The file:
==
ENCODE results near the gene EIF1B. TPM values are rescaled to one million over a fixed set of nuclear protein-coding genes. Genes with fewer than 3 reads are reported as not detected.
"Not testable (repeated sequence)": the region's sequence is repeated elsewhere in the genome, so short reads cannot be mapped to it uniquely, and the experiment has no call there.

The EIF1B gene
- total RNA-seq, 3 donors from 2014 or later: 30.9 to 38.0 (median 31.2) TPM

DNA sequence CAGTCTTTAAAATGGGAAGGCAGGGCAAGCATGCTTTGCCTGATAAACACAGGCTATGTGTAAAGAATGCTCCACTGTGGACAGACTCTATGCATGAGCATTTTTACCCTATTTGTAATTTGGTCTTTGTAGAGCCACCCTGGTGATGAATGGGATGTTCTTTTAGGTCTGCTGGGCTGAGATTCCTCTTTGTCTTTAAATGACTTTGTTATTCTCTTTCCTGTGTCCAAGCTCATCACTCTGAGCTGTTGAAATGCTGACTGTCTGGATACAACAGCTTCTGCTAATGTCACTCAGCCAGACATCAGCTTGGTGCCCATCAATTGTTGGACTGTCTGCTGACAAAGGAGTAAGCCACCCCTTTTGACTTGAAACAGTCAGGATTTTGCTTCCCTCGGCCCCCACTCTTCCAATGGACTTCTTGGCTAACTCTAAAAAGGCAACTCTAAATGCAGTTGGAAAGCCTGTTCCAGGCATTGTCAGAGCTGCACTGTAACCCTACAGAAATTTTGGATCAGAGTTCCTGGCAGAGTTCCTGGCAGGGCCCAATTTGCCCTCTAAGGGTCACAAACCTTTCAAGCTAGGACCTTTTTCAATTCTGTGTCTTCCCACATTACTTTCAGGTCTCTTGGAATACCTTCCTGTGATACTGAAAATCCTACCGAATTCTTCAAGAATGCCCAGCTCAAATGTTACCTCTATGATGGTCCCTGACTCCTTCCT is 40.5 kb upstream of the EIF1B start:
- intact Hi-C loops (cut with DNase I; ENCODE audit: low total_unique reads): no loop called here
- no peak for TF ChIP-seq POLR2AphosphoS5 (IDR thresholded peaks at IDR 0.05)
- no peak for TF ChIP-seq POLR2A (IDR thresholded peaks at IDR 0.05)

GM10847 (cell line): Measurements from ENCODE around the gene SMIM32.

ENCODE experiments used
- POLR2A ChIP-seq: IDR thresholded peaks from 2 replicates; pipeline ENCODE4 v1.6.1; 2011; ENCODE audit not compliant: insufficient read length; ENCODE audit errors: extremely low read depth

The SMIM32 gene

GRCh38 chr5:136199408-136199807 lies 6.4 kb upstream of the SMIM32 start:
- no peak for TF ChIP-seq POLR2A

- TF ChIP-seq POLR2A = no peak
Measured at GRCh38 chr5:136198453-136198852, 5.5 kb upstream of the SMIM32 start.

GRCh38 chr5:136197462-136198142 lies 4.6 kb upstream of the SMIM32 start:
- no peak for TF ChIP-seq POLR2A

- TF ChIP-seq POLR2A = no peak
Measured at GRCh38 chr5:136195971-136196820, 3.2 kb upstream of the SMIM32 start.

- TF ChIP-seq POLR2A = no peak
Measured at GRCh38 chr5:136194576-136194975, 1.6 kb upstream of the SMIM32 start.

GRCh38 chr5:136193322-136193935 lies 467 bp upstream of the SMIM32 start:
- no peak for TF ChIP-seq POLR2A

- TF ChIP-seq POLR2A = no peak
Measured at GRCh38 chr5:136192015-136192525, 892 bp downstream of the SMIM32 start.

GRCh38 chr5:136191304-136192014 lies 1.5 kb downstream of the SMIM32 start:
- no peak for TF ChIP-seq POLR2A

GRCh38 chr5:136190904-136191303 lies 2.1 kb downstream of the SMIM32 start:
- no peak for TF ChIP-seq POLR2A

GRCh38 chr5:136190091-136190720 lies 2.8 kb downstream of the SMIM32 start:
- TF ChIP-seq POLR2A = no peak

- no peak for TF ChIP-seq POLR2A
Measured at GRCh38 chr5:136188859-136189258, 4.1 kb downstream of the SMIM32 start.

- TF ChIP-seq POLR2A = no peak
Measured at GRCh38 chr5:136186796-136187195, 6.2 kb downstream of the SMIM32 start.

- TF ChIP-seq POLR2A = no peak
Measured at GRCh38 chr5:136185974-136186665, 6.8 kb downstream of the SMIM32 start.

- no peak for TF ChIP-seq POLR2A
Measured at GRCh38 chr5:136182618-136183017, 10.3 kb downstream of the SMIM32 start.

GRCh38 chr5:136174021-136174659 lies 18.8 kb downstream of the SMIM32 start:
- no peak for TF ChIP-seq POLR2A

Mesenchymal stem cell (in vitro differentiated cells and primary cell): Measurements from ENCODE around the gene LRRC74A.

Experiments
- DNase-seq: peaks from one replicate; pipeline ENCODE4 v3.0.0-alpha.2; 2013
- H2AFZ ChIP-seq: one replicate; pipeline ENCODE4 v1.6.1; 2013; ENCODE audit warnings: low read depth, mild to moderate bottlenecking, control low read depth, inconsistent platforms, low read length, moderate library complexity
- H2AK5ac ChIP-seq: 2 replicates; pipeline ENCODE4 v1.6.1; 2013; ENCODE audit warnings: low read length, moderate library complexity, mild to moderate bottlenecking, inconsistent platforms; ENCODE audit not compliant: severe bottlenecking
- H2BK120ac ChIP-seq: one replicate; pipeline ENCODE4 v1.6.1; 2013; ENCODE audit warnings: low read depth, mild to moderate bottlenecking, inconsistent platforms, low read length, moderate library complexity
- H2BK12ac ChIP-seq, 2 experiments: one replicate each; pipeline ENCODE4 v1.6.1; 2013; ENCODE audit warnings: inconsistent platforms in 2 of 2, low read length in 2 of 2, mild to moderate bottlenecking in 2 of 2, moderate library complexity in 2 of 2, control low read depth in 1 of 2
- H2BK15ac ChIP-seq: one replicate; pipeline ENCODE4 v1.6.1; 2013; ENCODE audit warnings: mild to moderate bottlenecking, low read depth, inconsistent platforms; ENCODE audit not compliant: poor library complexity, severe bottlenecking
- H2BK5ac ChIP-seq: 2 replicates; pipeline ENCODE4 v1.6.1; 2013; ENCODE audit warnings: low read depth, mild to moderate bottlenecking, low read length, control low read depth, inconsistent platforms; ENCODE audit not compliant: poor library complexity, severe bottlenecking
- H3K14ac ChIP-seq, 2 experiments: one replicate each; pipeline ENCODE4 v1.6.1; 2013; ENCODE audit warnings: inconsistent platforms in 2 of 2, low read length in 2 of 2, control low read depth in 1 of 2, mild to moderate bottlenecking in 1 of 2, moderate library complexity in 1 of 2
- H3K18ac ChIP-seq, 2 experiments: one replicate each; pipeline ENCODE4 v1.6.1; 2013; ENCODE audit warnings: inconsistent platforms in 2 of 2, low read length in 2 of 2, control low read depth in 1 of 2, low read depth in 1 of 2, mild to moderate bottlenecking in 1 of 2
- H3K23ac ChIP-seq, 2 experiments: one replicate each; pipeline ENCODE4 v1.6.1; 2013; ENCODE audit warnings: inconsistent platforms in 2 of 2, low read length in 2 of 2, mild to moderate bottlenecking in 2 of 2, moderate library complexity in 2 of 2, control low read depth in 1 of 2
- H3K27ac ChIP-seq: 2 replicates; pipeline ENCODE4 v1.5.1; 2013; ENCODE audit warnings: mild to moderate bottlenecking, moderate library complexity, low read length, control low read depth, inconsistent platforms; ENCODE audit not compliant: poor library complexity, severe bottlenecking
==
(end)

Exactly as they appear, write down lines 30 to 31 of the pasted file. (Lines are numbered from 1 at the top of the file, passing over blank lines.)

- no peak for TF ChIP-seq POLR2A

GRCh38 chr5:136190091-136190720 lies 2.8 kb downstream of the SMIM32 start: